Mechanical circulatory support (MCS) options are limited for patients with dysfunctional single ventricle physiology. To address this unmet clinical need, we are developing an axial-flow blood pump to provide mechanical assistance to the cavopulmonary circulation. In this study, we investigate the use of high-resolution cardiac magnetic resonance imaging (MRI) to visualize the complex fluid flow conditions of mechanical circulatory assist in two patient-specific Fontan anatomies. A three-bladed axial-flow impeller coupled to a supportive cage with a four-bladed diffuser was positioned in the inferior vena cava (IVC) of each Fontan anatomy. Cardiac magnetic resonance (CMR) imaging and power efficiency studies were conducted at physiologic relevant parameters with cardiac outputs of 2, 3, and 4 L/min with impeller rotational speeds of 2000 and 4000 rpm. The axial-flow impeller was able to generate improved flow in the total cavopulmonary connection (TCPC). The higher rotational speed was able to redistribute flow in the TCPC anastomosis aiding in removing stagnant blood. No retrograde flow was observed or measured in the superior vena cava (SVC). As an extension of the CMR data, a scalar stress analysis was performed on both models and found a maximum scalar stress of approximately 42 Pa for both patient anatomies. The power efficiency experiments demonstrated a maximum energy gain of 8.6 mW for TCPC Anatomy 1 and 12.58 mW for TCPC Anatomy 2 for a flow rate of 4 L/min and at 4000 rpm. These findings support the continued development of axial blood pumps for mechanical cavopulmonary assist.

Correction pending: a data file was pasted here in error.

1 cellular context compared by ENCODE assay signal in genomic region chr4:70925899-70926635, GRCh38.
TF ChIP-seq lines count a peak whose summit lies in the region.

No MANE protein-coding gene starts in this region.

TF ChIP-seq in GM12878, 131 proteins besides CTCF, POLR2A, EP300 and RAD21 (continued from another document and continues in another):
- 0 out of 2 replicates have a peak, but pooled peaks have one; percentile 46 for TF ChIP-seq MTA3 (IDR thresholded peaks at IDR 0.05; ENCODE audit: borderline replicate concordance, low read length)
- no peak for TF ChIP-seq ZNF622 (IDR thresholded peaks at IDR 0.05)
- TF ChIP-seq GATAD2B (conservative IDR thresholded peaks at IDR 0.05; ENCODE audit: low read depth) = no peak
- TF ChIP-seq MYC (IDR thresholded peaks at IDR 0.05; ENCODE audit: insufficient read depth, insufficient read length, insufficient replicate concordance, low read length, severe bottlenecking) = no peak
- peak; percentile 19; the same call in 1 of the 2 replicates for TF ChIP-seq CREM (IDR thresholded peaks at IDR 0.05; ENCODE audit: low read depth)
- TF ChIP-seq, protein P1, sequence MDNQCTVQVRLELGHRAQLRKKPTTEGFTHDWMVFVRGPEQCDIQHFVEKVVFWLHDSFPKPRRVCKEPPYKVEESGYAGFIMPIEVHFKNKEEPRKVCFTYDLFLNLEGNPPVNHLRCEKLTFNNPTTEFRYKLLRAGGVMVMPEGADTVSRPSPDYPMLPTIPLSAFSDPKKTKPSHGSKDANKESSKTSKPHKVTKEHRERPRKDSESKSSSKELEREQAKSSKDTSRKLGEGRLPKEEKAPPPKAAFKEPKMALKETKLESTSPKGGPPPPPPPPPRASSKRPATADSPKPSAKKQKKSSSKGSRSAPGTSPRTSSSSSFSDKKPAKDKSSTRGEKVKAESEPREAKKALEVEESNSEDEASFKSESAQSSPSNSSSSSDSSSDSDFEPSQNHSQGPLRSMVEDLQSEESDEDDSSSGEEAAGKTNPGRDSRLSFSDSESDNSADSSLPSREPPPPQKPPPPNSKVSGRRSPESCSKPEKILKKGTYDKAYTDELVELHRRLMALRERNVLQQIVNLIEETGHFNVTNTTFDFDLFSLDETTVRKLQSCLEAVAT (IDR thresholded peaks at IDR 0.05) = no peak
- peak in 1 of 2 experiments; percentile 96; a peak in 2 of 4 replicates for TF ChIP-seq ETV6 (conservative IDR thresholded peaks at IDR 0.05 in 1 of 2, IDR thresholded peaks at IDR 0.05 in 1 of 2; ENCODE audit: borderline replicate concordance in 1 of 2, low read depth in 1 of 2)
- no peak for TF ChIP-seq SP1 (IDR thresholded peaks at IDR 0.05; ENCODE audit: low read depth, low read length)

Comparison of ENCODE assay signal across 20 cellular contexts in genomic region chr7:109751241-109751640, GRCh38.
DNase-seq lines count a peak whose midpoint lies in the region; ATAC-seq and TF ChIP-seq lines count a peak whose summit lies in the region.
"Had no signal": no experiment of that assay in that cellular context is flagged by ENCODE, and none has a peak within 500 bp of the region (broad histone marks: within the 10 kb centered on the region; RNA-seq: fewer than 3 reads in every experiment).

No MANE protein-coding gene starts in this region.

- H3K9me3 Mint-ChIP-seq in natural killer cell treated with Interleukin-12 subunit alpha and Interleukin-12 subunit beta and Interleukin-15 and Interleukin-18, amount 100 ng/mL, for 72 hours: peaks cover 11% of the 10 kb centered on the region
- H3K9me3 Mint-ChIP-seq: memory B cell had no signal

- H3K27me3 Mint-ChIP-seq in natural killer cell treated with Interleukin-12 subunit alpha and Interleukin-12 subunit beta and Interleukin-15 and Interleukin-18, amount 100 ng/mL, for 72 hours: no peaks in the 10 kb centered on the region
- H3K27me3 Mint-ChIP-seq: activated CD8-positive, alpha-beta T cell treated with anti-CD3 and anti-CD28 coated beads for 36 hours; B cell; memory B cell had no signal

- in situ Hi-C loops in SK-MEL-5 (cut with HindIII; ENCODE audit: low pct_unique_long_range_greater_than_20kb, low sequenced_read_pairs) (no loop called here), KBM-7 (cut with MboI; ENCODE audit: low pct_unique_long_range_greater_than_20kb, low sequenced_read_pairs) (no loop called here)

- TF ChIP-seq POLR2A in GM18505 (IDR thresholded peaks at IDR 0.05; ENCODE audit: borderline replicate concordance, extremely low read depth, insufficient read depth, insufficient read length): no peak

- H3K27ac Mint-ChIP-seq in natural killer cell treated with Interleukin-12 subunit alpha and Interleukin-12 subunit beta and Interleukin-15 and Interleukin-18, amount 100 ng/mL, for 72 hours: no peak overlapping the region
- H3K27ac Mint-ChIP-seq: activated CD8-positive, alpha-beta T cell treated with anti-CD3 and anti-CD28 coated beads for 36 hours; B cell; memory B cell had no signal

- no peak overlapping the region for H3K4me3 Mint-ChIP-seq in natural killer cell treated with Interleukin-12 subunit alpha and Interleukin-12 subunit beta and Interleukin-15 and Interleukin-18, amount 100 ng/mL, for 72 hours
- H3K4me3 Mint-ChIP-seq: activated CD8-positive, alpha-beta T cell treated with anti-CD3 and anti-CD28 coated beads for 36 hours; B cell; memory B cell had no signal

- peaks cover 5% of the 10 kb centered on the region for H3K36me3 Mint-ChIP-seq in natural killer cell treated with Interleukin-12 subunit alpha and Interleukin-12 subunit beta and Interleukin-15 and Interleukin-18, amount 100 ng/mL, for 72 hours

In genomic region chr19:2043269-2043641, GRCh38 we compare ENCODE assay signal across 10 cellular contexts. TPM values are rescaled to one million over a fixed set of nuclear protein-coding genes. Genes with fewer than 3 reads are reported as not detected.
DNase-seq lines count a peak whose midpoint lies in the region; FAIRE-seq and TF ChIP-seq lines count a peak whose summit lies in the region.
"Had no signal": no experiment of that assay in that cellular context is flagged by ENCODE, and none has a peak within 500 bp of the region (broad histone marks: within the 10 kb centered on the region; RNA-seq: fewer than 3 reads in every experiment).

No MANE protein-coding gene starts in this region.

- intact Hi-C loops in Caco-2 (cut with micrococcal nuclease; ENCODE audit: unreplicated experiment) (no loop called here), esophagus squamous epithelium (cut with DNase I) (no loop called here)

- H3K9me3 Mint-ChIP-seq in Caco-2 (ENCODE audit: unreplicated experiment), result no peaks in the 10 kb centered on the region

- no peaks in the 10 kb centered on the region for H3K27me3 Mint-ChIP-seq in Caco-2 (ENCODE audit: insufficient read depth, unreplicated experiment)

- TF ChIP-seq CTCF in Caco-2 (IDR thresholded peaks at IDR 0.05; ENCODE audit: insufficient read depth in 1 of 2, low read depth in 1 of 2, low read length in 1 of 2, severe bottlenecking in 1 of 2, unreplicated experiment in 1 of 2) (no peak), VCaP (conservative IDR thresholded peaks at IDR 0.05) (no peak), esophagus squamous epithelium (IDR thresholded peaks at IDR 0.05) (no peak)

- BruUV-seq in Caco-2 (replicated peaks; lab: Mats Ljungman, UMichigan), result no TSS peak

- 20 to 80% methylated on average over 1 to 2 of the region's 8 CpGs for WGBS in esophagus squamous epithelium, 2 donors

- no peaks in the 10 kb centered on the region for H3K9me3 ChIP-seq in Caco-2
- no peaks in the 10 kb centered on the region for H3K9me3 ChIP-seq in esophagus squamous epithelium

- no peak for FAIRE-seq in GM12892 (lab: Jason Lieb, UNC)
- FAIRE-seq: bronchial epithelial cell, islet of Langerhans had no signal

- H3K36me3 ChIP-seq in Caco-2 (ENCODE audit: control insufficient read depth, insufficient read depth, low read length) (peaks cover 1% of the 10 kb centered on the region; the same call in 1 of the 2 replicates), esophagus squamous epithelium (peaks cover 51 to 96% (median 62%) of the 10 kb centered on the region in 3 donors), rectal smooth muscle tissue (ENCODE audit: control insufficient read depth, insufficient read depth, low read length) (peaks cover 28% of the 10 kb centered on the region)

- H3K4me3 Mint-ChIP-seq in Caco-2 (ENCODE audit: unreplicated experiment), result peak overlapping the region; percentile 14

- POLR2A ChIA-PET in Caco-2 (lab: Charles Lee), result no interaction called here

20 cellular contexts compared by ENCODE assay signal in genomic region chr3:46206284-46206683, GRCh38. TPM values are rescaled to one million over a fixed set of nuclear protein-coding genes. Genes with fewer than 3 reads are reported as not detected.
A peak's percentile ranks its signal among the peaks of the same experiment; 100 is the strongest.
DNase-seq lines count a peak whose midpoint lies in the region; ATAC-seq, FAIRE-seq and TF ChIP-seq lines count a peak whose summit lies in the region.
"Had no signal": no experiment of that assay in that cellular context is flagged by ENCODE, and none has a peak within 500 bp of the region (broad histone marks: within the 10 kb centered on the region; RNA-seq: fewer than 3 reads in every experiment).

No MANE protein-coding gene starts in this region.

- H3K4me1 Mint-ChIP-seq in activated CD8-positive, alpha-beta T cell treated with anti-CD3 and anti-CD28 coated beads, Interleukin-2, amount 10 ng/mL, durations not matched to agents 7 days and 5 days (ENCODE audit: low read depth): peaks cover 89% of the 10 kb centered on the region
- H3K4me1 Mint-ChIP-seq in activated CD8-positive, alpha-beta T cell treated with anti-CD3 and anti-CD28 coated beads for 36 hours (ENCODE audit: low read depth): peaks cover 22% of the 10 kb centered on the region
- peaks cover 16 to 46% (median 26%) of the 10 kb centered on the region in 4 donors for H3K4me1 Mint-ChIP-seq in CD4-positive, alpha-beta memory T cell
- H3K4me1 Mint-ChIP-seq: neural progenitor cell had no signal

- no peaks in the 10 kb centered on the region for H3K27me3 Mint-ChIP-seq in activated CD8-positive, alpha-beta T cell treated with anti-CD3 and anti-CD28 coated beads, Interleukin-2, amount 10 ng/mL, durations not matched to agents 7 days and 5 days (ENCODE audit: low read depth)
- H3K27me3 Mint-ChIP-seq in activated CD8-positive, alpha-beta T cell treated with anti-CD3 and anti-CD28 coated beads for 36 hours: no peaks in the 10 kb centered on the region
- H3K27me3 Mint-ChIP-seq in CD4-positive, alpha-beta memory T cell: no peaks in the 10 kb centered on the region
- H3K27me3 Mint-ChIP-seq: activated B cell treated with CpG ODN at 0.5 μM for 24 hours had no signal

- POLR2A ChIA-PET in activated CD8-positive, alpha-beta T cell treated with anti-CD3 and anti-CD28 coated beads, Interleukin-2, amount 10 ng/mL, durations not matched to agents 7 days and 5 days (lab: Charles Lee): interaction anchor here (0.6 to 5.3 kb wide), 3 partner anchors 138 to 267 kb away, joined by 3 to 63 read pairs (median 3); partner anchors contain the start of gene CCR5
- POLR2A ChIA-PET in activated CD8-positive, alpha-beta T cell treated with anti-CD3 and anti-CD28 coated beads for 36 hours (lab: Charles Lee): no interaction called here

Cardiac Magnetic Resonance Imaging of Mechanical Cavopulmonary Assistance
Science and Health Systems,
Bossone Research Enterprise Center,
Philadelphia, PA 19104
Manuscript received June 13, 2017; final manuscript received June 15, 2018; published online November 5, 2018. Assoc. Editor: Rosaire Mongrain.
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Chopski, S. G., Whitehead, K., Englehardt, G. J., and Throckmorton, A. (November 5, 2018). "Cardiac Magnetic Resonance Imaging of Mechanical Cavopulmonary Assistance." ASME. J. Med. Devices. March 2019; 13(1): 011001. https://doi.org/10.1115/1.4041414
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